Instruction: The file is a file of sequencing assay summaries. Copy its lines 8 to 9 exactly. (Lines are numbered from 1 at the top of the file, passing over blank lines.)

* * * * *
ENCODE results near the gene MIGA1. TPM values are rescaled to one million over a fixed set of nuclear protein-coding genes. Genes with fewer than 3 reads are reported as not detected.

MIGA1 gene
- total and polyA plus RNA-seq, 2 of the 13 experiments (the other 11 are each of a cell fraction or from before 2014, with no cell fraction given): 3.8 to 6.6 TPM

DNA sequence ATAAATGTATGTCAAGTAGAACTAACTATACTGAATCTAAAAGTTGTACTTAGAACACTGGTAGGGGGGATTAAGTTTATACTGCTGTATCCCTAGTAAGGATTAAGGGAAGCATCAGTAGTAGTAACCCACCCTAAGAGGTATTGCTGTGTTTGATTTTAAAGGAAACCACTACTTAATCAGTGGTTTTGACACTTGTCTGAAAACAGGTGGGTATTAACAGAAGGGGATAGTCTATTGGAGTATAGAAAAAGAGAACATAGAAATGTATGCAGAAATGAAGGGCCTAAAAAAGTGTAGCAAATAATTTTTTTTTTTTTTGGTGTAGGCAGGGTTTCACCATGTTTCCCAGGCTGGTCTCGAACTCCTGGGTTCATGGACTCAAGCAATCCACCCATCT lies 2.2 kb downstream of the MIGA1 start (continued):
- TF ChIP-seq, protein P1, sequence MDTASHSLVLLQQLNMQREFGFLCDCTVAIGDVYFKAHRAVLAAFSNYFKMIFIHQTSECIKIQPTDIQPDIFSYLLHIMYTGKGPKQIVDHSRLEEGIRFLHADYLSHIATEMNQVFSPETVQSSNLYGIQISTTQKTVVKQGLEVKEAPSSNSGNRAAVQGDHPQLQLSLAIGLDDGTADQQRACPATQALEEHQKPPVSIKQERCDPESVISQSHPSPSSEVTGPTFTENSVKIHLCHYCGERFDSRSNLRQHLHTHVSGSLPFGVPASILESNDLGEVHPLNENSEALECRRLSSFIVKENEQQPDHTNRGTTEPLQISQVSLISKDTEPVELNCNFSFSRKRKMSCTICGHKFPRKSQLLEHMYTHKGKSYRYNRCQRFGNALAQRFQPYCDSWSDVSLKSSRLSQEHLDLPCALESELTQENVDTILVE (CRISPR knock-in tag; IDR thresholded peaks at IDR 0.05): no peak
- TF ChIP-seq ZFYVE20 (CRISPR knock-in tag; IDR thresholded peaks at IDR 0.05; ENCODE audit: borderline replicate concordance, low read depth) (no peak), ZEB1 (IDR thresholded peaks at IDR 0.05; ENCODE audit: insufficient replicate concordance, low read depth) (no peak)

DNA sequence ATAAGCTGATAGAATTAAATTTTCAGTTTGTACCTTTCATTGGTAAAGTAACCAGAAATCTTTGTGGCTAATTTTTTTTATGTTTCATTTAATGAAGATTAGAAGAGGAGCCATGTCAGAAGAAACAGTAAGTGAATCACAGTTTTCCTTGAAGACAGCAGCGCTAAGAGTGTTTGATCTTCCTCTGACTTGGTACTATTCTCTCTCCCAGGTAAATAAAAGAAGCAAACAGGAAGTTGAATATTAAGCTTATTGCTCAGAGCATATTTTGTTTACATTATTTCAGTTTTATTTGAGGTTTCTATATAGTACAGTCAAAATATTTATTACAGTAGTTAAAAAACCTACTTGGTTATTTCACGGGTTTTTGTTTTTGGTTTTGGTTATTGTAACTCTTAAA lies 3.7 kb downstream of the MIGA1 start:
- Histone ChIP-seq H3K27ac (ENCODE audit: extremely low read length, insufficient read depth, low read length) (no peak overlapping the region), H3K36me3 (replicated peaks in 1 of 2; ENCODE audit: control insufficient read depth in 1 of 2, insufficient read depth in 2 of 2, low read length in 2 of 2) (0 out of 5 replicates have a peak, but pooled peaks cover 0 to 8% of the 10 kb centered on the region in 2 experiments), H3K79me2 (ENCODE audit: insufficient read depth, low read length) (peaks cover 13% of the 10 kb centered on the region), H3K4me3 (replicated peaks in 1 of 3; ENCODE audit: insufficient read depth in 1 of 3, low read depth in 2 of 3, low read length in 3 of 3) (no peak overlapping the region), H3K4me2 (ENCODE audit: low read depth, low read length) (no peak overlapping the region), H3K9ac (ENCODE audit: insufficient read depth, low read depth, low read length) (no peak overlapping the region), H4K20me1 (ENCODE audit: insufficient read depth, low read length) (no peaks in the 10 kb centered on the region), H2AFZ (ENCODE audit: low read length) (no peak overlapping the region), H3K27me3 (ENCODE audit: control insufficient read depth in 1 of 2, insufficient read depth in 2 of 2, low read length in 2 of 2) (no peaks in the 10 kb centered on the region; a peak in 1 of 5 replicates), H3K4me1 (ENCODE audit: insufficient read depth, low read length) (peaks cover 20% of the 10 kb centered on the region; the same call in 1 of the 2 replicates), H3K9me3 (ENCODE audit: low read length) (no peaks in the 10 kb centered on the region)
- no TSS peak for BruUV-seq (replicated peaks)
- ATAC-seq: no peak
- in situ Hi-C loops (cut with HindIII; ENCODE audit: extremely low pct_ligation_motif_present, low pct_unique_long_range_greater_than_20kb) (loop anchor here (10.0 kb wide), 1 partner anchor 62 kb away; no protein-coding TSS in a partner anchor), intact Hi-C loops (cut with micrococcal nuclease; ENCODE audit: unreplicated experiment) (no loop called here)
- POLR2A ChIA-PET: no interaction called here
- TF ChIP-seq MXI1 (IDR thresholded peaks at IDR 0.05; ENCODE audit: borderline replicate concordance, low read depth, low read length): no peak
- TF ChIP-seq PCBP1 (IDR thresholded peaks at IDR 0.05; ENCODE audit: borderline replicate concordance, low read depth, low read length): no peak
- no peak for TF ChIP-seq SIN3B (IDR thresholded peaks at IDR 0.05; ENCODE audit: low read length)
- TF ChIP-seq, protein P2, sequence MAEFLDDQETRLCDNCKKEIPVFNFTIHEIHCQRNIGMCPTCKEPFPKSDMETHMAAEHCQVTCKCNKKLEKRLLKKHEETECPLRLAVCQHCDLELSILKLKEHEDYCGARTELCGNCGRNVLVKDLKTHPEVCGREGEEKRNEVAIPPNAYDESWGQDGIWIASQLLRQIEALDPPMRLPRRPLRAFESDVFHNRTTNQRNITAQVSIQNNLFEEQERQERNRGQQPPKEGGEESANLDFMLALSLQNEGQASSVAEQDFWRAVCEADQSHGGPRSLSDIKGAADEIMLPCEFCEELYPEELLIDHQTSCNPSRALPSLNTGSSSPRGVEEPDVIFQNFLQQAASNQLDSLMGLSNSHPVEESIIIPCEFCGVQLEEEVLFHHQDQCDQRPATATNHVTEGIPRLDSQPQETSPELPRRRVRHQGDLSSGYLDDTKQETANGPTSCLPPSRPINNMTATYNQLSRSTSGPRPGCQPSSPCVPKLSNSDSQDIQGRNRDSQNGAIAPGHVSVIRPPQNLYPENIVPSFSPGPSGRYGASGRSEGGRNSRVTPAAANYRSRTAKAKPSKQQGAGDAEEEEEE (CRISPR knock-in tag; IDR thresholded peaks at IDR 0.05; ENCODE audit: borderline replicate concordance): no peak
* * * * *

- Histone ChIP-seq H3K27ac (ENCODE audit: extremely low read length, insufficient read depth, low read length) (no peak overlapping the region), H3K36me3 (replicated peaks in 1 of 2; ENCODE audit: control insufficient read depth in 1 of 2, insufficient read depth in 2 of 2, low read length in 2 of 2) (0 out of 5 replicates have a peak, but pooled peaks cover 0 to 8% of the 10 kb centered on the region in 2 experiments), H3K79me2 (ENCODE audit: insufficient read depth, low read length) (peaks cover 13% of the 10 kb centered on the region), H3K4me3 (replicated peaks in 1 of 3; ENCODE audit: insufficient read depth in 1 of 3, low read depth in 2 of 3, low read length in 3 of 3) (no peak overlapping the region), H3K4me2 (ENCODE audit: low read depth, low read length) (no peak overlapping the region), H3K9ac (ENCODE audit: insufficient read depth, low read depth, low read length) (no peak overlapping the region), H4K20me1 (ENCODE audit: insufficient read depth, low read length) (no peaks in the 10 kb centered on the region), H2AFZ (ENCODE audit: low read length) (no peak overlapping the region), H3K27me3 (ENCODE audit: control insufficient read depth in 1 of 2, insufficient read depth in 2 of 2, low read length in 2 of 2) (no peaks in the 10 kb centered on the region; a peak in 1 of 5 replicates), H3K4me1 (ENCODE audit: insufficient read depth, low read length) (peaks cover 20% of the 10 kb centered on the region; the same call in 1 of the 2 replicates), H3K9me3 (ENCODE audit: low read length) (no peaks in the 10 kb centered on the region)
- no TSS peak for BruUV-seq (replicated peaks)